Exercise program helps children with arthritis

A University of Saskatchewan graduate student has developed a strength training program that holds promise to improve quality of life for children with arthritis.

Affecting one in 1,000 Canadian children aged six months to 16 years, juvenile arthritis can be temporary or chronic, lasting many years or even a lifetime. Pain makes exercising very difficult and potentially negatively affects growth and health.

While training was traditionally thought to worsen symptoms, Cameron Van Oort's research showed that a seven-week exercise program he developed was safe and feasible for seven children with arthritis aged 8 to 18.

"There is now evidence to suggest that strength training is beneficial and a necessary avenue to improve some of the symptoms of the disease," said Van Oort.

He found that three-quarters of the exercises were completed with no reported negative effects and no increased pain. The results have been published in Pediatric Rheumatology and presented at conferences in Europe and Canada.

"What Cameron developed is a resistance training protocol that any child can follow and which has the potential to reduce inflammation flare-up in the long term," said Adam Baxter-Jones, Van Oort's supervisor.

Baxter-Jones cautions that more research is needed with a larger number of participants and over a longer time span. He is continuing to study the effects of physical activity programs in children with arthritis through a major multi-centre federal research program.

"This study is the first to analyze the specific benefits of strength training in children with arthritis," said Van Oort, who graduated with a master's in kinesiology last year.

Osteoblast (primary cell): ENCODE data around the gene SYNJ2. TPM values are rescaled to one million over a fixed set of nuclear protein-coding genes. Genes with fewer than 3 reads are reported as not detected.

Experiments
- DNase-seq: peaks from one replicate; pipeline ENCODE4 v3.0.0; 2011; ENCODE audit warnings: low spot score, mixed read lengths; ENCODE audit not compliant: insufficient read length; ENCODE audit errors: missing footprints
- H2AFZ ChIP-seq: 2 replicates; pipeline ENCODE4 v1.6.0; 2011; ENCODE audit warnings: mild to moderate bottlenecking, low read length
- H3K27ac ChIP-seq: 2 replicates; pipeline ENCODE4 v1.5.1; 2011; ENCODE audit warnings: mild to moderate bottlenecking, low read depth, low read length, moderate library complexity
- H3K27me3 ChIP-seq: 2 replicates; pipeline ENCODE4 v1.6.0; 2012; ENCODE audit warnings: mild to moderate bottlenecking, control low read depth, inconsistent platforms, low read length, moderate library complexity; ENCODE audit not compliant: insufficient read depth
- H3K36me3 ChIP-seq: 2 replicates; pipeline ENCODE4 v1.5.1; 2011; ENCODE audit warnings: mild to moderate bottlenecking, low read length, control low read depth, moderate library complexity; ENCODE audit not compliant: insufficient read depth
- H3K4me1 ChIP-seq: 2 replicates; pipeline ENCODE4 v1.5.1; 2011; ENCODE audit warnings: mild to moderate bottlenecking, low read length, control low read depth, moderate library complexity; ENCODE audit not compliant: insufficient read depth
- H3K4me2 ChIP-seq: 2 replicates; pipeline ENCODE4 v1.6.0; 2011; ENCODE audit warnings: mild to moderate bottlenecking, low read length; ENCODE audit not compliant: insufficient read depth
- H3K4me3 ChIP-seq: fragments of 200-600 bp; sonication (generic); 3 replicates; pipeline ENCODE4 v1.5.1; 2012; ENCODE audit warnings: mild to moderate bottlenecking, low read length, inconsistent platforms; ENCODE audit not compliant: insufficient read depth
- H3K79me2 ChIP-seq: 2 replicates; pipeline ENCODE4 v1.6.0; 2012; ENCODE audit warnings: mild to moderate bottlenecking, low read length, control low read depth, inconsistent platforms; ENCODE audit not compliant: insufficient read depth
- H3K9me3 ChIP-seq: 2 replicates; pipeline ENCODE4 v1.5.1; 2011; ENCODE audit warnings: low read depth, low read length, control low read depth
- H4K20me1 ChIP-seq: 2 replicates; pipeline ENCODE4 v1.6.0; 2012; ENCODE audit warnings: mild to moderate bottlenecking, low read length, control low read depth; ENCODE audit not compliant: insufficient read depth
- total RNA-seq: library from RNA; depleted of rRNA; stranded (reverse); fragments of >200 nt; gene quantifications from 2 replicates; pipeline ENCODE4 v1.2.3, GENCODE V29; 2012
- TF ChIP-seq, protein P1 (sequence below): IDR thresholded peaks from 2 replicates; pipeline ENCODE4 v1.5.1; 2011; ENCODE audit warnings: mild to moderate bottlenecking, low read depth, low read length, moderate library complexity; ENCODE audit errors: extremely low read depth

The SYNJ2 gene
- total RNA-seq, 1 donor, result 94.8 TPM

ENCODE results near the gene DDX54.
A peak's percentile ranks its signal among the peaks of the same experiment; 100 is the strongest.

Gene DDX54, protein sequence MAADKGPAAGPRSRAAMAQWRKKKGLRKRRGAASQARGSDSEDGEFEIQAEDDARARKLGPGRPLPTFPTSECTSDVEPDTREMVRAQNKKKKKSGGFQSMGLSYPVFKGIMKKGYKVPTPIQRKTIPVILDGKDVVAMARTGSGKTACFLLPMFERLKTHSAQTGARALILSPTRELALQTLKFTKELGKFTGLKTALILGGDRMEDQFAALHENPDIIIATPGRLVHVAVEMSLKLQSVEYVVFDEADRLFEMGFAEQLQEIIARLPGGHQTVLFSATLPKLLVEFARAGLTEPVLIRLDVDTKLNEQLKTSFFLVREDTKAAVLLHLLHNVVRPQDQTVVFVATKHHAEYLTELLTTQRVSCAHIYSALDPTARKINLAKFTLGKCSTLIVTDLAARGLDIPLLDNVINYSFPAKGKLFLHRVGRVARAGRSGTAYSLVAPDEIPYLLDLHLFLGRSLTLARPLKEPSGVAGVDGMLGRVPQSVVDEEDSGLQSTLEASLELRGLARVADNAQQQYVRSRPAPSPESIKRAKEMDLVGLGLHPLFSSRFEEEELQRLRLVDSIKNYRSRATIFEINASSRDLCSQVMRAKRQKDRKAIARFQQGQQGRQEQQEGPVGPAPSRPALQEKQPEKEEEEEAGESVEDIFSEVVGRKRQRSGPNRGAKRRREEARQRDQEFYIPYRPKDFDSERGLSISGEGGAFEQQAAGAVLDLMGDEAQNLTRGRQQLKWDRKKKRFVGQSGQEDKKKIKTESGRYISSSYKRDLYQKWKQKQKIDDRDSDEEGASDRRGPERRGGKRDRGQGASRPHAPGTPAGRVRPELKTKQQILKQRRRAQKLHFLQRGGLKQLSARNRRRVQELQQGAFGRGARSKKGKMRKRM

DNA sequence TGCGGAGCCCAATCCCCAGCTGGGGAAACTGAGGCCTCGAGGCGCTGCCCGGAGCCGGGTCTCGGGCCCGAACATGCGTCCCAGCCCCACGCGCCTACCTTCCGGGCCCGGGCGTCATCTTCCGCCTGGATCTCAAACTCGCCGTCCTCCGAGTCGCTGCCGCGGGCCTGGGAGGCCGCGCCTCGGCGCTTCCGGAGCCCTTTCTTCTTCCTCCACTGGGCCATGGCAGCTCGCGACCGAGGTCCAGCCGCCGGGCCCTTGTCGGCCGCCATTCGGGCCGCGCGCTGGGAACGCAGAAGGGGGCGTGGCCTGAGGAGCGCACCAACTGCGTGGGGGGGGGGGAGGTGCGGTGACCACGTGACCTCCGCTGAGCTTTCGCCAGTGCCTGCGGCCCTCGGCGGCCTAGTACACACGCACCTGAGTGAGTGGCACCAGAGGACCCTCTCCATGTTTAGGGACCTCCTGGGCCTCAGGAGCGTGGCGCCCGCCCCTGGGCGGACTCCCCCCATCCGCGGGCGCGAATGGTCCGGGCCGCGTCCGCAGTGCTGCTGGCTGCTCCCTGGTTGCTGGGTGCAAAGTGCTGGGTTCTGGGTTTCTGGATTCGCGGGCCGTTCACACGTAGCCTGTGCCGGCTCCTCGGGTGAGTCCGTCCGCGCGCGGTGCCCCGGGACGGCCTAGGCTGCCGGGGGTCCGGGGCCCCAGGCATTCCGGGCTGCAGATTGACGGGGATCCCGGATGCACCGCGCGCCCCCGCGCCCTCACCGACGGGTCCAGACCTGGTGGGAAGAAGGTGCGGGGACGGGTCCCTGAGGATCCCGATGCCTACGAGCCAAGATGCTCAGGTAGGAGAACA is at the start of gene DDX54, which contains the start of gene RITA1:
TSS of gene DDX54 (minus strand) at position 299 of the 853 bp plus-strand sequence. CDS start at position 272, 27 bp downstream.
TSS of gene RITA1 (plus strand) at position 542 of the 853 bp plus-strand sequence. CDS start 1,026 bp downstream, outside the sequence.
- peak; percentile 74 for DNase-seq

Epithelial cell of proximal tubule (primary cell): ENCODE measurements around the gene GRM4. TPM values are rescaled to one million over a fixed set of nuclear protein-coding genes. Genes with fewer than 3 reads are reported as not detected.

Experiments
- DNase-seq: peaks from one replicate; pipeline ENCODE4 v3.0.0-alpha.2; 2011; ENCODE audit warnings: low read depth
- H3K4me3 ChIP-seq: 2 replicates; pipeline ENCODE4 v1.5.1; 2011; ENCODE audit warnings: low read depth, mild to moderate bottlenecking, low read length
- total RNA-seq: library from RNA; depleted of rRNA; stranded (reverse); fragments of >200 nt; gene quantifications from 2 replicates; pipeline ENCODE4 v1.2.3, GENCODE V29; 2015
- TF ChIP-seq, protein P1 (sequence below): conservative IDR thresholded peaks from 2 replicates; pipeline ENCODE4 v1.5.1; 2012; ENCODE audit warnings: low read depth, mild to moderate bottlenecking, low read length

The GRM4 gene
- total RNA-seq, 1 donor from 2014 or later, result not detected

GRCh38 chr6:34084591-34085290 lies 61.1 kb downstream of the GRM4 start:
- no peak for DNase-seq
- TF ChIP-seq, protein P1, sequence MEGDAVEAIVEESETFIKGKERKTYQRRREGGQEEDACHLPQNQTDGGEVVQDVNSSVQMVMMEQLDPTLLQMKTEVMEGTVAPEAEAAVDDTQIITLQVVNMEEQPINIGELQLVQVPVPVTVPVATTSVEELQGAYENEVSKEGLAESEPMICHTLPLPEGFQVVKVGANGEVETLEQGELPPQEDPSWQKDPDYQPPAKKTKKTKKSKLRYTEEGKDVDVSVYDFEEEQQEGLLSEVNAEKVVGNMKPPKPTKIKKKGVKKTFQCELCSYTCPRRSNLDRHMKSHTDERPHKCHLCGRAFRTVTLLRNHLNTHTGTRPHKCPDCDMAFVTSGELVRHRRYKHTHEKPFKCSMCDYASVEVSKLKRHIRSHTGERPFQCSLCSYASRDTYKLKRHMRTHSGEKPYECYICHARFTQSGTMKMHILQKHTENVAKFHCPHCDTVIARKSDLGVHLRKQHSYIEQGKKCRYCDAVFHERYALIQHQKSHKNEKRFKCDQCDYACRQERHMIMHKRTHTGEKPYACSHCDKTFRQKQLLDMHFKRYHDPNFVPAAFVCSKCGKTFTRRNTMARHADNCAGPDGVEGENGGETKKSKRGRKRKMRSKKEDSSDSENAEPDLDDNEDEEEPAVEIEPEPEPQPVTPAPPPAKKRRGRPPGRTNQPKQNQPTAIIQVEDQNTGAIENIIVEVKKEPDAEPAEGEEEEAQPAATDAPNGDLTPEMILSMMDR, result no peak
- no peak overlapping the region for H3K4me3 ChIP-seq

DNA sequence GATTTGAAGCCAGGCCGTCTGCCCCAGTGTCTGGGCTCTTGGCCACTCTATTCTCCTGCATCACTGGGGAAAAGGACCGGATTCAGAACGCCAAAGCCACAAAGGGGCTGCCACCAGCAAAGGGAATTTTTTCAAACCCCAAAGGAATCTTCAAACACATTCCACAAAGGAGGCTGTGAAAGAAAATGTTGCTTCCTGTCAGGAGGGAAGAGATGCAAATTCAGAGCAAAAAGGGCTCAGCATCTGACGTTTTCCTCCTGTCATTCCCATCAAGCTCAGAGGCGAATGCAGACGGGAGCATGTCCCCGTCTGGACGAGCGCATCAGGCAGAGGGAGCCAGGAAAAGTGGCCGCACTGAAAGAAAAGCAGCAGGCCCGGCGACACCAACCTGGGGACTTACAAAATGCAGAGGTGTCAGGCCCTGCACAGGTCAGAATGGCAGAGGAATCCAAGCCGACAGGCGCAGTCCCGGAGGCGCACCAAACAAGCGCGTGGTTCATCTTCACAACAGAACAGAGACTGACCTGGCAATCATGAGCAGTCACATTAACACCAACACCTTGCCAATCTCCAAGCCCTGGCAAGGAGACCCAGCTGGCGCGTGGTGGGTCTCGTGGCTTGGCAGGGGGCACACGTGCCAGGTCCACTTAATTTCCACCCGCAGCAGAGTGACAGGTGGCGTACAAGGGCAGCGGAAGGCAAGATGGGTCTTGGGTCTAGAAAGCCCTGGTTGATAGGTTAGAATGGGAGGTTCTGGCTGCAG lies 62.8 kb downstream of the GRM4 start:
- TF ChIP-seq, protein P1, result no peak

"It is also the only study to comprehensively analyze the chronic pain these children experience, a common and debilitating symptom in kids with the disease."

At the beginning and end of the study, Van Oort measured inflammation, function, and strength and size of muscles to track the post-training effects. Exercise provided benefits to major muscle groups. In one case, a 16-year old girl with knee pain improved her endurance and strength in bowling after participating in Van Oort's program.

"Not only did the pain in her knees decrease, but she was also able to last longer in bowling tournaments," he said.

Van Oort filmed videos showing specific tasks for children to complete during each 45-minute at-home session.

Before and after training, children used a software program on a tablet to assess the level of pain experienced. All participants noted the training program was enjoyable.

The software, called PinGo, is the result of a U of S multi-disciplinary team including a rheumatologist, a physiotherapist, and student and faculty researchers in kinesiology and computer science.

With the home-based system, children can exercise anytime instead of having to go to clinics. Home training could reduce overall healthcare system costs and the number of physician visits, providing an alternative to medical treatments, said Baxter-Jones.

"Children with juvenile arthritis should be able to experience their lives at its fullest potential," said Van Oort, whose research is funded by Canadian Institutes for Health Research and the North American Society for Exercise Science.

"Enabling them to exercise with their peers keeps them healthy physically, socially and mentally."

Article written by Federica Giannelli, a graduate student intern in the U of S research profile and impact unit. This article first ran as part of the 2014 Young Innovators series, an initiative of the U of S Research Profile office in partnership with the Saskatoon StarPhoenix.
Share this story